Why must energy transitions in hydrogen atom be between stationary states?

Why must this transition be to another stationary state, which has definite energy?

It does not! The OPs question is really an objection to the textbook presentation.

Atomic transitions are a dynamical process

When a photon or, more generally, a wave packet/driving pulse hit an atom, they set of dynamics of the electrons. In general, these dynamics are time dependent.

When you have very short pulses, you can study or even control the dynamics that happen. To show you that people do that in current research, here is a recent representative reference, where a transition of an atom is observed and controlled in the time domain: Science 354, 738 (2016)

The eigenstate/stationary state picture is useful

Nevertheless, the energy eigenstates of the atom are often still useful, because they can be used as a basis to represent and understand the dynamics. When a weak pulse hits an atom, we can often describe it in terms of a time dependent quantum state $|\psi(t)\rangle$, which in turn can be decomposed into its eigenstate contributions $$|\psi(t)\rangle = \sum_{n \in \mathrm{eigenstates}} c_n(t)|\phi_n\rangle$$ with time dependent coefficients $c_n(t)$.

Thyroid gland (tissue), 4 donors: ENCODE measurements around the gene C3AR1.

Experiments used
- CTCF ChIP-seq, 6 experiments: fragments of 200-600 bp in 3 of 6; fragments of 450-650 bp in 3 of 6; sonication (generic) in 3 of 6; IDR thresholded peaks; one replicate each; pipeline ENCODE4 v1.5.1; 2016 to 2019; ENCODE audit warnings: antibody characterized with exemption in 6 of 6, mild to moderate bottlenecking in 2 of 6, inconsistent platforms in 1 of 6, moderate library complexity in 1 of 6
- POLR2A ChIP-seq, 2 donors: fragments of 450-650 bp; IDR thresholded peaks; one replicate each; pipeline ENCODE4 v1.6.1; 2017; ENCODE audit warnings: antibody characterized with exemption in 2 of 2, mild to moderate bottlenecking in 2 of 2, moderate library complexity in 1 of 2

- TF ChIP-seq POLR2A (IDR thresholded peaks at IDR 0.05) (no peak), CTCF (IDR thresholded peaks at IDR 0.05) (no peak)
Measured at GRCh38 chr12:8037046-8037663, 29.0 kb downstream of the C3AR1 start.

This is also what the textbook treatment aims at. In addition, in perturbation theory (for weak pulses) one may actually have transitions between stationary states: The atom is in an eigenstate, a pulse kicks it, the atom is in a different eigenstate. The latter effect can, for example, be observed as absorption lines, see annav's answer 1. To understand these phenomena, the textbook treatment is immensely useful.

The transition picture can break down

This transition picture can also break down. For example, when you have very strong laser pulses, the many photons hitting the atom destroy the eigenstate structure, such that the above mathematical description becomes less useful. Essentially, you can have the whole atom flying apart and if you wanted to write the wavefunction for that in terms of eigenstates, you would need a lot of them, which makes the picture less useful.

1 Edit: In fact one can see that the transitions are not fully discrete in the absorption spectra - the absorption lines have a width, which indeed corresponds to the inverse of the life time of the transition. This observation hints at the dynamics taking place, in this case do to decay processes.